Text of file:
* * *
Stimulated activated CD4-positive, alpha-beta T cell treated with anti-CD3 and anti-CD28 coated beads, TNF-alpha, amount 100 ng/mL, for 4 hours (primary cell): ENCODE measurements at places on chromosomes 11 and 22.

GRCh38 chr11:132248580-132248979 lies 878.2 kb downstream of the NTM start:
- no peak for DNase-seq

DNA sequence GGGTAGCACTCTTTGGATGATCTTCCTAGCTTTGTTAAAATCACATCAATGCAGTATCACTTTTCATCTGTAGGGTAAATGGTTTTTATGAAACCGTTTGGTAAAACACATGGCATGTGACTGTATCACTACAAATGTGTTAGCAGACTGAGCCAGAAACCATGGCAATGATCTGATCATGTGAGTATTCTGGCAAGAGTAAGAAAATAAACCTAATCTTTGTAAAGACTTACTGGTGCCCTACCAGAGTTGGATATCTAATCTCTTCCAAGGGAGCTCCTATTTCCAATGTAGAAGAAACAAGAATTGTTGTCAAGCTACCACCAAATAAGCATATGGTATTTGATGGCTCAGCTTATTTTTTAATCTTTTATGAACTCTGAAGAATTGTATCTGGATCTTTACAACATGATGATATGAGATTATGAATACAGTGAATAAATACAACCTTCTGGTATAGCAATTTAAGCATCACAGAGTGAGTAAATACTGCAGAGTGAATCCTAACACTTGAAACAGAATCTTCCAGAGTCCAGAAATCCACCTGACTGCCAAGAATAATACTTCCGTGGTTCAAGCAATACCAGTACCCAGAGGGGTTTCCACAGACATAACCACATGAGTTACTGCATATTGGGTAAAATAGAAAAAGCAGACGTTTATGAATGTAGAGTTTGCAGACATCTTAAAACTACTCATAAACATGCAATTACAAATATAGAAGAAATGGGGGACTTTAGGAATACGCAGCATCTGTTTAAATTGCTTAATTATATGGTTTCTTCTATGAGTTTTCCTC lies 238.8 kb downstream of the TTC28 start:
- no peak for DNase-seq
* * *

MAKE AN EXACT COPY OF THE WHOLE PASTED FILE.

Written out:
Stimulated activated CD4-positive, alpha-beta T cell treated with anti-CD3 and anti-CD28 coated beads, TNF-alpha, amount 100 ng/mL, for 4 hours (primary cell): ENCODE measurements at places on chromosomes 11 and 22.

GRCh38 chr11:132248580-132248979 lies 878.2 kb downstream of the NTM start:
- no peak for DNase-seq

DNA sequence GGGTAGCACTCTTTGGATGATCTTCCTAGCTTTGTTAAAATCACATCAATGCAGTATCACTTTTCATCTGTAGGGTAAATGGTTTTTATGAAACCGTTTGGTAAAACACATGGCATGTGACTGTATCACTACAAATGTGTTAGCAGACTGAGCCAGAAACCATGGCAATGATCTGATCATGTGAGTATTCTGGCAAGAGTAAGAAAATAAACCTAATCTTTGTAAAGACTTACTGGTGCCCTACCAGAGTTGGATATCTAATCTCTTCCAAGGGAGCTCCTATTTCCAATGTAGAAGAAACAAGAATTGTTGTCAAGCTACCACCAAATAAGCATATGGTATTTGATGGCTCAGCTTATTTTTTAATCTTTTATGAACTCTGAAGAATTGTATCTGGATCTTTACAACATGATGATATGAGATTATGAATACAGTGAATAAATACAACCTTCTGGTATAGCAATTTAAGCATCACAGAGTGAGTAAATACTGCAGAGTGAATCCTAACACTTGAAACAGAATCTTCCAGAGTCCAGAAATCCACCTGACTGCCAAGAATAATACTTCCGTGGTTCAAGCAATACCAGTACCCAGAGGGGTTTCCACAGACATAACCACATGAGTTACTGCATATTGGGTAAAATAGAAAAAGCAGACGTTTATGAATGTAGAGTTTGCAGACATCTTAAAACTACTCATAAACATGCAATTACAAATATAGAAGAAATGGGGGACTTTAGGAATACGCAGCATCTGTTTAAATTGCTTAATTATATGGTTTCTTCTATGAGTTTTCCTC lies 238.8 kb downstream of the TTC28 start:
- no peak for DNase-seq